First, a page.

This page was modified from a similar page created by Susan McMullen, Information Resources / Reference Librarian at Roger Williams University Libraries.
How do I Evaluate Websites?
When using the Internet, you must remember that it lacks any kind of quality control and it is not regulated in any way.
The burden of determining the value of information found on the Internet is on the user.
You should consider these criteria for evaluating Web resources (Accuracy, Authority, Objectivity, Currency, Coverage, and Relevancy).
- Is the website well-researched and information properly cited?
- Are facts and statistics documented?
- Can the information be verified in other sources?
- Is the page well-written and organized?
- Can you identify the author of the website? An author can be an individual, company, educational institution, government agency, non-profit organization, etc.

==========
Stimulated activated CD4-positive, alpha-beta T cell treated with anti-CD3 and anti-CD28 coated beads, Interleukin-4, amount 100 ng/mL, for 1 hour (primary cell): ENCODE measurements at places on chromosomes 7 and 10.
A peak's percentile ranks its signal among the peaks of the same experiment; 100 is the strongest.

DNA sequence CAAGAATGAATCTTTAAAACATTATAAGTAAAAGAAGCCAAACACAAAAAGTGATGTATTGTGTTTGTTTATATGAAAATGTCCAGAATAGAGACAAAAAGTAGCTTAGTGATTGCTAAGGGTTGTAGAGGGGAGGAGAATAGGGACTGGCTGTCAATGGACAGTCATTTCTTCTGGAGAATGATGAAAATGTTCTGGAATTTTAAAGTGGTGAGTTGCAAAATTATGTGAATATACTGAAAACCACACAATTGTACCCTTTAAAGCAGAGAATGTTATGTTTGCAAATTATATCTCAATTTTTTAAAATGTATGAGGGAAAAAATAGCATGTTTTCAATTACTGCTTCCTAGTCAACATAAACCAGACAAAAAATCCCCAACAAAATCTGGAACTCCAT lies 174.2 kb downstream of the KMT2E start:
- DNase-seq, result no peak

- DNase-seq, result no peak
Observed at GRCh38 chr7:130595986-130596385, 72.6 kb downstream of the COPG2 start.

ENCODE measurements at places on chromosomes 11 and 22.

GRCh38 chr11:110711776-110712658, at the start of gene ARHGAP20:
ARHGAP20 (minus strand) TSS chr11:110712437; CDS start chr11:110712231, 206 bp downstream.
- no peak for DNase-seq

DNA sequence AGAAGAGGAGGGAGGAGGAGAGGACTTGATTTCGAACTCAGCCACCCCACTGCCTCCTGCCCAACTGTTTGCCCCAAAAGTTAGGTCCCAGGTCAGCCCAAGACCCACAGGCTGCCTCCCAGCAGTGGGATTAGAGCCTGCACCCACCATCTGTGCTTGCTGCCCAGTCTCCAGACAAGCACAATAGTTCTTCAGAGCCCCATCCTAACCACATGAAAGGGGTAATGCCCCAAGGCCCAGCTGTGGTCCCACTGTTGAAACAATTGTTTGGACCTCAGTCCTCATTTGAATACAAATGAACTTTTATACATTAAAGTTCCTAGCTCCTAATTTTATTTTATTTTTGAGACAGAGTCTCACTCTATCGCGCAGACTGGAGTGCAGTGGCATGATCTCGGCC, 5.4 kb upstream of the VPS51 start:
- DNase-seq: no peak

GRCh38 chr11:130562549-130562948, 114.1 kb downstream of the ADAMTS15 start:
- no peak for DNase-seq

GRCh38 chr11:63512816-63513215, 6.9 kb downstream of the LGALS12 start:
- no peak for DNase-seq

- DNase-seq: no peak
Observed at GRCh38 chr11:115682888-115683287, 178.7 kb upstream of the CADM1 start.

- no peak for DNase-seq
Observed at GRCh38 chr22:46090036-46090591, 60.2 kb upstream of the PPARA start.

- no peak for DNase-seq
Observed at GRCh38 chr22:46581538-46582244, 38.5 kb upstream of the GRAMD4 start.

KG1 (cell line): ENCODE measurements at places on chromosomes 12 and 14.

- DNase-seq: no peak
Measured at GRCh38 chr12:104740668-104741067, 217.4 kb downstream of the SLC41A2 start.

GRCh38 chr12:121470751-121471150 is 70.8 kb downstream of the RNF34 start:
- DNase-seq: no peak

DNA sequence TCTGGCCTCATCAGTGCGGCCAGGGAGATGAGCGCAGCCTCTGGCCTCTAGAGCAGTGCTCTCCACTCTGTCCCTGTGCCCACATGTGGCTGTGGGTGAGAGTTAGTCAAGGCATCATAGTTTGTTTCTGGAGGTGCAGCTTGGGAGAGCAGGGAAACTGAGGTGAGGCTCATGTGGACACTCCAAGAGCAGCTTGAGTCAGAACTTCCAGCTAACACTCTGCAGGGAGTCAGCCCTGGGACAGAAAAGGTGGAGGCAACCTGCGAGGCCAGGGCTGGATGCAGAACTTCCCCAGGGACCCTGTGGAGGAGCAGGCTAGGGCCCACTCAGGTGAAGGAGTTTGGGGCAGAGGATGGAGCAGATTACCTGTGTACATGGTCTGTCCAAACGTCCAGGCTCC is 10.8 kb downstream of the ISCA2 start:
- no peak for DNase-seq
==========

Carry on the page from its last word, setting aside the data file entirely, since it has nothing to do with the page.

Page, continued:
- What are the qualifications or credentials of the author? Is the author affiliated with a reputable institution?
- Are there biases in the Web page? Is this the site of a company selling products or an individual/organization with a specific agenda?
- Are the goals or aims of the author clearly stated?
- Is there a date when the website was last updated?
- Are the links from the site up-to-date?
- How does the information compare with other sources available on the topic?
- What is the reading level of the material?
- Are there references or links to more information?
- The website may be cool, but is the content appropriate for your research needs?